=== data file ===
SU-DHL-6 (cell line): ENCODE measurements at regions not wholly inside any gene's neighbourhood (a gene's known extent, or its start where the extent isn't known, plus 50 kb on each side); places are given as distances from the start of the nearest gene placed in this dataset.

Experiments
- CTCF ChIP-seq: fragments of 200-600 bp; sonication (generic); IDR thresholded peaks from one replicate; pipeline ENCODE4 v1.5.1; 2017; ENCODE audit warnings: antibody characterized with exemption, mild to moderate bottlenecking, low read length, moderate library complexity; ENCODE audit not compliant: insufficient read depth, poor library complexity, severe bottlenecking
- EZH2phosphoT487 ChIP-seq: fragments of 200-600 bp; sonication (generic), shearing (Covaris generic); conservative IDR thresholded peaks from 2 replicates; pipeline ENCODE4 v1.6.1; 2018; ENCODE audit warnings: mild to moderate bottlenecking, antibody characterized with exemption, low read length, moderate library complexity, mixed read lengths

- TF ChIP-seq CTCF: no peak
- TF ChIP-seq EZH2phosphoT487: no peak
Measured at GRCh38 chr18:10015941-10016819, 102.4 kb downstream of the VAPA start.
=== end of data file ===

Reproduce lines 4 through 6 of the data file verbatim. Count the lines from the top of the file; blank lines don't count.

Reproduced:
- EZH2phosphoT487 ChIP-seq: fragments of 200-600 bp; sonication (generic), shearing (Covaris generic); conservative IDR thresholded peaks from 2 replicates; pipeline ENCODE4 v1.6.1; 2018; ENCODE audit warnings: mild to moderate bottlenecking, antibody characterized with exemption, low read length, moderate library complexity, mixed read lengths

- TF ChIP-seq CTCF: no peak
- TF ChIP-seq EZH2phosphoT487: no peak